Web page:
Frequently Asked Questions

Park & Facility Information


Q:  Where does the Columbia Parks and Recreation Department purchase the playground
and furniture that is used in City parks?

Q:  What does the City do with old playground equipment? 

Q:  Where can I get information on playground safety standards?

Q:  What are city park hours? 

Q:  When do I need to fill out a Park Special Use Application?

Q:  What do I do if I lose or find an item in a park?

Q:  Where can I go fishing?

Q:  How are parks planned and developed?

Q:  Where can I ice skate outdoors or go sledding?

Q:  Do the golf course hours vary in the winter months?

Q:  Stephens Lake Park – Frequently Asked Questions

Q:  Should we feed the waterfowl at the parks?

Q:  Are there any plans to add an aquatic facility on the south side of Columbia?

Q:  When are restrooms closed and open for the season?

Q:  Who do I contact on the weekend if I have an issue with my reservation?

Q:  Can I use a metal detector in a park?

Q:  How can I donate a tree or bench?

Q:  May we use tiki torches, campfires, or candle luminaries in parks?

Q:  Is alcohol allowed in the park?

Q: Describe Parks and Recreation’s use of Roundup?

Q: Is there a way to make the MKT Trail more usable during snow/ice events? 

Q: What has been done to educate cyclists about trail safety?

Q: What if I encounter a snake in a park or park lake?


Programs, Activities, Sports, and Events

Q:  Where can I get a copy of Leisure Times activity guide? 

Q:  Where do I get information on youth sports?

Q:  How do I register for a program or activity?

Q:  How do I find out cancellations?

Q:  What special events do you offer?

Q:  How do I find my login information to register online?

Q:  Are dogs allowed in the ballparks?

Q: Why doesn’t Columbia have an ice rink?



Q:  How do I reserve a shelter?

Q:  Can I get more picnic tables and/or trash cans set out for the shelter I have reserved?

Q:  How do I make a birthday party reservation at a city pool?

Q:  How do I reserve a ball field?

Q:  What are the hours shelters can be reserved?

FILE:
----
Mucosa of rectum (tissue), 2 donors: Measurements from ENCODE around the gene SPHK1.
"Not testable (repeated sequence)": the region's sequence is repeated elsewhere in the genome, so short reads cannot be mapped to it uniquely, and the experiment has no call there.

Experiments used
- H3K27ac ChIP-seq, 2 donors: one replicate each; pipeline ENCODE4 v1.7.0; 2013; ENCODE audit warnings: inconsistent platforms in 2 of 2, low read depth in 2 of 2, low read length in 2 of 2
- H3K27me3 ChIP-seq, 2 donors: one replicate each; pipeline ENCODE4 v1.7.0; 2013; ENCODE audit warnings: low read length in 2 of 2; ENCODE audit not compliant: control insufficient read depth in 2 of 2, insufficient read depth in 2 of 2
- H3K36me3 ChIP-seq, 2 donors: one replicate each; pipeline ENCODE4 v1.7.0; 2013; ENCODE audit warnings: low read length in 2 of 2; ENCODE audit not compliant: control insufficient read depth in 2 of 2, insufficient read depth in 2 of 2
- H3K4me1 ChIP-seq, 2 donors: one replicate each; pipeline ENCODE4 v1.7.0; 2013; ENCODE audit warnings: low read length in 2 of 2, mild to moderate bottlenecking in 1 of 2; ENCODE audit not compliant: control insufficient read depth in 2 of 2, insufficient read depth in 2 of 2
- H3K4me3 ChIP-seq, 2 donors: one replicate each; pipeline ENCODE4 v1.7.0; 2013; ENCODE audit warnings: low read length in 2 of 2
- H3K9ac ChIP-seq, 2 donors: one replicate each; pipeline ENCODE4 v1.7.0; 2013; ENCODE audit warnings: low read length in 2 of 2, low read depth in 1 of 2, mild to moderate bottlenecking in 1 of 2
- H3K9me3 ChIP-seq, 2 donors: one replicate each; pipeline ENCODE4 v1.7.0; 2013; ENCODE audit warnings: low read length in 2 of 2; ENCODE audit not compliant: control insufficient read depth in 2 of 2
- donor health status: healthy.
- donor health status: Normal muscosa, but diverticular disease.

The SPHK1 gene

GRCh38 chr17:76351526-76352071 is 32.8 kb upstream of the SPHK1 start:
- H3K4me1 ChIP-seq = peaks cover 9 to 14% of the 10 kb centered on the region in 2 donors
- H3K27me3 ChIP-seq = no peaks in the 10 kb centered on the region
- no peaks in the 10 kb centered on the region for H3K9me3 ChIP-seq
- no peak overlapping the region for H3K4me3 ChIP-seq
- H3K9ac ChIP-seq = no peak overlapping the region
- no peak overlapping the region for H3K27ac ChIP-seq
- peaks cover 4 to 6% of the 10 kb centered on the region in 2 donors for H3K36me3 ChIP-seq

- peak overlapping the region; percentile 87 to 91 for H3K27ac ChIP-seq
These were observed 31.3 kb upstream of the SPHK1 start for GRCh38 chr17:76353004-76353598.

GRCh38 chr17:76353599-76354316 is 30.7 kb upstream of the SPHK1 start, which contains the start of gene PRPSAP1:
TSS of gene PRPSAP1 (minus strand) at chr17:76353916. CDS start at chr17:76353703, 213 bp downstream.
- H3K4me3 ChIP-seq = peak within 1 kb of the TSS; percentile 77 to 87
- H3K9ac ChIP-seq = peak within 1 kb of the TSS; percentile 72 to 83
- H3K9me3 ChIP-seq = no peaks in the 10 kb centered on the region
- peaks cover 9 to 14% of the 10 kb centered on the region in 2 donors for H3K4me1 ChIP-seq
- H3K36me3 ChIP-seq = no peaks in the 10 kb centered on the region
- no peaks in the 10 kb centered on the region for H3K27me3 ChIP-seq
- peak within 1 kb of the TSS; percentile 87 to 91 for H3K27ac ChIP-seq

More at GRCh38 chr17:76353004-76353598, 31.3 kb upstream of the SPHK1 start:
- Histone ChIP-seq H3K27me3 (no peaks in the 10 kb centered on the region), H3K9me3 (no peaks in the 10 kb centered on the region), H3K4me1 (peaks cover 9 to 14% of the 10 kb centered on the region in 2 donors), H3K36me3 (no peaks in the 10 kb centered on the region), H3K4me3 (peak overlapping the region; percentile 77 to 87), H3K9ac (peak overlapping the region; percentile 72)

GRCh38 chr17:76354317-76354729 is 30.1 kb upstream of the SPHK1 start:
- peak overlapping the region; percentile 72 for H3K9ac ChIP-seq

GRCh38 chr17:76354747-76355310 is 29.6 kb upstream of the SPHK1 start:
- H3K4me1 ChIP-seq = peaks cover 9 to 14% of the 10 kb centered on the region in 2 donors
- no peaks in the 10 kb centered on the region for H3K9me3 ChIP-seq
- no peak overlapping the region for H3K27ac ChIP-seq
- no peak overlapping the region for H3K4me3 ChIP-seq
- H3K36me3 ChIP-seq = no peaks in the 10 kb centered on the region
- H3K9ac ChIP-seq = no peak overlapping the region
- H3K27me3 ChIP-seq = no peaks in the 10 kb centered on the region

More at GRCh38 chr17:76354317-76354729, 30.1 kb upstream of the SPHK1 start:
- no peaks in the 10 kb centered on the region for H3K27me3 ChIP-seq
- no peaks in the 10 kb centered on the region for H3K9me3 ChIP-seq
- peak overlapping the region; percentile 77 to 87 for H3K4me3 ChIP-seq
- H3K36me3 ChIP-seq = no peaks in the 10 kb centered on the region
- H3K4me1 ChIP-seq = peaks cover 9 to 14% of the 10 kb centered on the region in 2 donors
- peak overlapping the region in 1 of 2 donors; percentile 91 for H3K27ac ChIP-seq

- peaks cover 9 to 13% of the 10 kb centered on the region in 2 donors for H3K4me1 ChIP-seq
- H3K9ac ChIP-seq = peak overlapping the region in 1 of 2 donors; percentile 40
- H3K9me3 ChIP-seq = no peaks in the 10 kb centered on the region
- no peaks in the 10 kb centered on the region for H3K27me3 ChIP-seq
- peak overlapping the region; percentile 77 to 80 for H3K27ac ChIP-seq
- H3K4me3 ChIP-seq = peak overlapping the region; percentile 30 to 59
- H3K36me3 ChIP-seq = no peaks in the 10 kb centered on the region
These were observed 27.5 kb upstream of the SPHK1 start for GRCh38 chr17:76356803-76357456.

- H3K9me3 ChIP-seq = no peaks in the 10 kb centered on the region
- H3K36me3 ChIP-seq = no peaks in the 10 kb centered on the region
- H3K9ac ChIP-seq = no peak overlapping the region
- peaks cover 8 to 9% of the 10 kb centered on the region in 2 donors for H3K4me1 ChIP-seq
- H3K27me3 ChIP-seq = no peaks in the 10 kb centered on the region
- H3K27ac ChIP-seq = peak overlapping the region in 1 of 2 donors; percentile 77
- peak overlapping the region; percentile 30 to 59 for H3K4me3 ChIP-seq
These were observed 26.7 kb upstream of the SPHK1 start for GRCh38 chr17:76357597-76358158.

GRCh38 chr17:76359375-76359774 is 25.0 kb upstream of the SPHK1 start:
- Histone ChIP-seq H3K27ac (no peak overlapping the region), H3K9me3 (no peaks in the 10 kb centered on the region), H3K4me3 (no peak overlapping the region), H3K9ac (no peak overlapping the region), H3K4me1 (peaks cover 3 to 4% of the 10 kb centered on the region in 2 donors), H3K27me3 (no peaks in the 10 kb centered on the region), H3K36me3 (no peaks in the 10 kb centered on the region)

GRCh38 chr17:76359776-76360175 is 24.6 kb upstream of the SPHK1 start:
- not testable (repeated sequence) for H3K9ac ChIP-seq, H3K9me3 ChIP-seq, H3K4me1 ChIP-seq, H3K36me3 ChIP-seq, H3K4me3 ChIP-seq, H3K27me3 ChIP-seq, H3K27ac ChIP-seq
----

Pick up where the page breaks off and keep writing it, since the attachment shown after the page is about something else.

Q:  Where can I get information about the City’s free mulch sites?

Q:  Do you sell theme park tickets?

Q:  Where does the City purchase the recycled-lumber benches and plaques used in the
      parks for the Memorial/Heritage Bench Program?

Q:  What is your refund policy?

Q:  Where does the Columbia Parks and Recreation Department purchase the playground equipment that is used in City parks?

A:  Most playground equipment is bid out through the City Purchasing Department to the vendors listed below.  They are listed below alphabetically. Call for product catalogs.

Burke Premier Play Environments 
Distributor:  Riggs Recreation Equipment Inc., P. O. Box 6191 Leawood, Kansas City, MO  66206

GameTime – A Playcore Company
Distributor:  Modlin Recreation Equipment, Inc., P. O. Box 50048, Denton TX  76206-0048
800-433-5347; Fax:  940-381-0463

Landscape Structures, Inc.
Distributor: Gateway Recreational Products, Inc., 4949 Caribee Drive, St. Louis, MO 63128
866-416-7529; Fax:314-416-7507

Little Tykes
Distributor: All Inclusive Recreation, P.O. Box 72., Farmington, MO 63640
866-701-9787; Fax: 573-701-9312

Miracle Recreation Equipment Company
Distributor:  Custom Play Systems, 320 Winnebago Drive, Lake Winnebago, MO  64034
888-371-7529; Fax:  816-537-8713

Park Structures
Distributor: ABCreative, Inc., 32225 West 88th St., DeSoto, KS  66018
888-222-7529, 913-583-3332; Fax:  913-583-1436; karen@abcreative.netcreate new email

Playworld Systems
Distributor:  Fry & Associates, Inc., 1501 Burlington, Suite 201, North Kansas City, MO  64116
800-444-9787; Fax:  816-221-4831; frysales@fryinc.comcreate new email

Recreation Creations Inc.
Distributor:  Bergfeld Recreation, Inc., 14100 Manchester Rd., Manchester, MO  63011
800-336-9697; Fax:  636-394-4472
Distributor:  Reese Recreation Products, 3327 N. Ridge Ave., Arlington Heights, IL  60004
800-222-2268; Fax:  847-398-1433;

Q:  What does the City do with old playground equipment?